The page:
Knox Centre for Ministry and Leadership

Presbyterian and Reformed Christianity

The Church in Medieval Scotland

The middle-ages, particularly the five centuries before Knox should not be forgotten for its contribution to Scottish identity and the organisation of its Church and the development of education.

It is of course a long period of time which saw cycles of renewal, change, and decline. It was not only a period in European history dominated by crusades, church and state power struggles and cathedral building, but an era that saw the development of a parish system as an alternative Christian presence to monasticism and wayside crosses, and the period that saw the formation of a national identity in Scotland. There is a useful overview on the Scottish Episcopal Church website.

It was not all dark, and both the Saints and their world and circumstances are sometimes more strongly drawn than is fair to the times. Still the contrasts could be dramatic. We may see parallels in struggles about sovereignty over land in New Zealand, the ambiguities of competitive church building, the dubious invocation of religious authority in military campaigns, the confusion of alternative forms of Christian expression, and the sense that amazing art, music, poetry and faith can transcend ages of violence and compromise.

These centuries are important in their own right and not simply as some sort of background to the coming of light and life in the 1500s. Even if we can only pay them limited attention in a survey course,  we will want to acknowledge some of the examples of faith and and renewal in this era. The dynamics are of course political as well as religious, particularly in relationship to England and to France. A theme that continues in Scottish history.

Reformers in the 16th century wanted to keep much of what they inherited and not simply try to start all over again. We cannot understand what Knox and others were doing without some understanding of the background and the options it provided to them.

Renewal and attitudes towards things English.

The Declaration of Arbroath of 1320 is a symbolic milestone in Scottish identity and a resounding call for freedom. The National Archives of Scotland holds an original, but no one has been able to find in Catholic archives in Rome the copy received by the Pope who was in Avignon, France from 1305-1378. It may well have got lost between Avignon and Rome.

St Margaret is still remembered, including in the naming of several New Zealand churches and one school - see St Margaret (Old Catholic Encyclopaedia) She was important for piety and reform, and influence through her sons, particularly David, but also tilted things in an English and Roman direction.

The association with English ideas and reform in Scotland is often in tension with Scottish nationalism. As the film  "Braveheart" commemorates, relationships south of the Border between England and Scotland were difficult, but then so were relationships within an often fractured, poor and diverse part of Britain. Till today antipathy towards things English is common, and it is also spiritually problematic. There is a sense in which the Scots need to forgive the English and move on in taking responsibility for their own lives.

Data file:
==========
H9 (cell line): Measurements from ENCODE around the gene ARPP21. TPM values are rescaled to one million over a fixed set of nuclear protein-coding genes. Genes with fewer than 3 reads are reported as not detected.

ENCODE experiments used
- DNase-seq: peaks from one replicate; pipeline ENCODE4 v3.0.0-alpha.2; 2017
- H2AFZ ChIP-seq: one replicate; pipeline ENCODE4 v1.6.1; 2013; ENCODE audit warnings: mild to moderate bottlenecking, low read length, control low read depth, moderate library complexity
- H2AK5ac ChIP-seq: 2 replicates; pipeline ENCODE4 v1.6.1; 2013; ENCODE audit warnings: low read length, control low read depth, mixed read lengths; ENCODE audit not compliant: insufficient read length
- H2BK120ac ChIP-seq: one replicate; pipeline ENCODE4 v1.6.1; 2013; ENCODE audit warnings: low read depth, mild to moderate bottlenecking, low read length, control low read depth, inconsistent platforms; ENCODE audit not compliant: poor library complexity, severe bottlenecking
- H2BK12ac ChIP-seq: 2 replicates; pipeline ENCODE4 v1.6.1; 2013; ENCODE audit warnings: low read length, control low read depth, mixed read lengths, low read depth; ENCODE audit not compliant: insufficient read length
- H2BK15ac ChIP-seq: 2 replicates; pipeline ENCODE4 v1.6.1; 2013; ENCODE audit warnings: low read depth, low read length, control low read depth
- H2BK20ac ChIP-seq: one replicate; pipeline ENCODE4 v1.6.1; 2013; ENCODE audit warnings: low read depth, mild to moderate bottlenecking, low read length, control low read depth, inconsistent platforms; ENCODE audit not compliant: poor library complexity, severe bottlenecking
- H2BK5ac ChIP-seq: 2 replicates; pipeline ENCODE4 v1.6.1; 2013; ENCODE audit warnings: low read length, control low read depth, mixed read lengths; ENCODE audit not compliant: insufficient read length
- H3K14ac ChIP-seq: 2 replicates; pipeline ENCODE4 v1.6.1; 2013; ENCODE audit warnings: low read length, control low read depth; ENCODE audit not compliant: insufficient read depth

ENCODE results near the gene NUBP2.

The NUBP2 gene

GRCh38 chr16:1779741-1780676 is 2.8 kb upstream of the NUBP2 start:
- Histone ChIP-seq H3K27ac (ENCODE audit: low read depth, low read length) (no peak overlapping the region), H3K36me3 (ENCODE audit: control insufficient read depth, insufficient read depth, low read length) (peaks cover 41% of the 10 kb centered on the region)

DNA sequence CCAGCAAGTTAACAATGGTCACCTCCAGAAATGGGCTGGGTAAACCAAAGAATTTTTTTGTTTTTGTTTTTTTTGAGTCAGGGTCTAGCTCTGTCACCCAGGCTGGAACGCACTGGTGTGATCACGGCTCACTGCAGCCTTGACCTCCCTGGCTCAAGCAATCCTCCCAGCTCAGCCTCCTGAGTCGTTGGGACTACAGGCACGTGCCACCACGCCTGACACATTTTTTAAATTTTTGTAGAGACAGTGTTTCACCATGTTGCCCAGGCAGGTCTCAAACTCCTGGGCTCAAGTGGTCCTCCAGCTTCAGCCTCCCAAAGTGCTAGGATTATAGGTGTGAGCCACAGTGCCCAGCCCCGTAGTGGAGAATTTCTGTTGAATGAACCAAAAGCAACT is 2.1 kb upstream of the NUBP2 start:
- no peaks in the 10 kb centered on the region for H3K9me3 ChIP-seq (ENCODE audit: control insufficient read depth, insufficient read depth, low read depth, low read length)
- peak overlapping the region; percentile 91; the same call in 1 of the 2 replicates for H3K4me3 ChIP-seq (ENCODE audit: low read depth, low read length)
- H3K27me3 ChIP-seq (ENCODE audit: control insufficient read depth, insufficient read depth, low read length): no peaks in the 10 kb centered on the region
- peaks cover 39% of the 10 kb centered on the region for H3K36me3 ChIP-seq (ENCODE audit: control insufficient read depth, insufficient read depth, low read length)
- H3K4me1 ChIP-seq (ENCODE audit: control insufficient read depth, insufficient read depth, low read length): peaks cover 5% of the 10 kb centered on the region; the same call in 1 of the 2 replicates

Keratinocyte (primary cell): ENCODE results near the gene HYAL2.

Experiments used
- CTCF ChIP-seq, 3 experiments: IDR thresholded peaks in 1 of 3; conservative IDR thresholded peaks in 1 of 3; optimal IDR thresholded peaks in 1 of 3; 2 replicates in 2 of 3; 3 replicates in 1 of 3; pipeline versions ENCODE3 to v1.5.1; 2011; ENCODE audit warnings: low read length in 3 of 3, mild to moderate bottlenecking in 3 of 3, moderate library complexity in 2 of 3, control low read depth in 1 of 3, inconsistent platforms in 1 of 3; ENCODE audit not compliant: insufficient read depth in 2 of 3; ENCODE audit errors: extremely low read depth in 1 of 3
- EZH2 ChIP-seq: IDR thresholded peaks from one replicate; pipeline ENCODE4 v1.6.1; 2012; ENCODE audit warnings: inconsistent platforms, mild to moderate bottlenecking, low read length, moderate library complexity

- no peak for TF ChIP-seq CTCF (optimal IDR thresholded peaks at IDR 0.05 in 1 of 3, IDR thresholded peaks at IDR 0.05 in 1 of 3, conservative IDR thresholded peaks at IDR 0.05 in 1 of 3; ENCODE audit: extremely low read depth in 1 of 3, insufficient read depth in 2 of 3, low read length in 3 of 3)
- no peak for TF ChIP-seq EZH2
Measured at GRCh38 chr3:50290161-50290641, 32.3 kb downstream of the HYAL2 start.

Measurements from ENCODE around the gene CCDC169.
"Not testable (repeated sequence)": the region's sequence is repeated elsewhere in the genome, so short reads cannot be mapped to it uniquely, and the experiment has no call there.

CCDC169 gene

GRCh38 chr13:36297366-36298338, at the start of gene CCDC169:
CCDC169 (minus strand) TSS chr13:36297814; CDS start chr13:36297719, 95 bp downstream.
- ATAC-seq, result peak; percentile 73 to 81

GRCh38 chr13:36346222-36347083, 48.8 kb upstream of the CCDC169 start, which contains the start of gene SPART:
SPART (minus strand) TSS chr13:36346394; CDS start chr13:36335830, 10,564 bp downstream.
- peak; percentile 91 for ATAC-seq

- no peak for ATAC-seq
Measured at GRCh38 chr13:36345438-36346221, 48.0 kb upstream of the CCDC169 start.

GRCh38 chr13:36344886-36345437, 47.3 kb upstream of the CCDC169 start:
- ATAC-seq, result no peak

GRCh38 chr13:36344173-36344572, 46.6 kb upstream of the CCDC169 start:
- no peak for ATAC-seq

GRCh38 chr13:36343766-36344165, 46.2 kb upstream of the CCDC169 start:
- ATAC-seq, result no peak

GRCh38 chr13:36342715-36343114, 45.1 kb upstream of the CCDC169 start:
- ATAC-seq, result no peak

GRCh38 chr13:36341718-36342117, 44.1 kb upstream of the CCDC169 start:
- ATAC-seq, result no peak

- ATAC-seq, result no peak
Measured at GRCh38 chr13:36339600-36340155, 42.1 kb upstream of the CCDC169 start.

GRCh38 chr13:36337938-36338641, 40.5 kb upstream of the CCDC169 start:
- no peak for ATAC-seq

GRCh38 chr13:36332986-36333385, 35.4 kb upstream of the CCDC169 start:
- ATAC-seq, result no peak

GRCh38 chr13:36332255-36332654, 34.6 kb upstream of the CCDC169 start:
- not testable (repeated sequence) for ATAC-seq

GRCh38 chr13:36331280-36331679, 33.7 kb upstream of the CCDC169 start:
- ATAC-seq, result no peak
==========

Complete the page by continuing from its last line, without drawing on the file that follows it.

The Reformation also had complex relationships between Scotland and England, as it represented a move towards England in terms of Protestant rather than Catholic Christianity, even though it looked to Swiss Protestantism as the ideal model. There was still a French connection in that Calvin was French, and some of the ideas taken from the Genevan church were worked out in France. A basis of differentiation of identity from England was still important for the Scots and is a factor in the development of Presbyterianism.

Education

Like Europe generally Scotland was a pretty wild place, but there were still people and centres known for their learning. Duns Scotus (1265-1308) was a Franciscan philosopher from Duns in the South of Scotland. It is a bit unfair that the term "Dunce" is derived from his name - but he was also called Dr Subtilis in honour of his ability to make fine distinctions.

High Schools were founded in Glasgow in 1124 and Dundee in 1239. In 1413 St Andrews University was founded and in 1451 the University of Glasgow. A move to making education compulsory for some classes at least began with an Education Act in 1496. In 1495 Bishop Elphinstone received the Papal Bull needed for the founding of the University of Aberdeen.

The University of Edinburgh was founded in 1583 - after the Reformation. It was a vision both of the old church and the Reformation church that Scotland's future depended on education.

Holland was another country which became very committed to Reformation Christianity where people realised that when they were economically and politically fragile, a commitment to education was an important asset.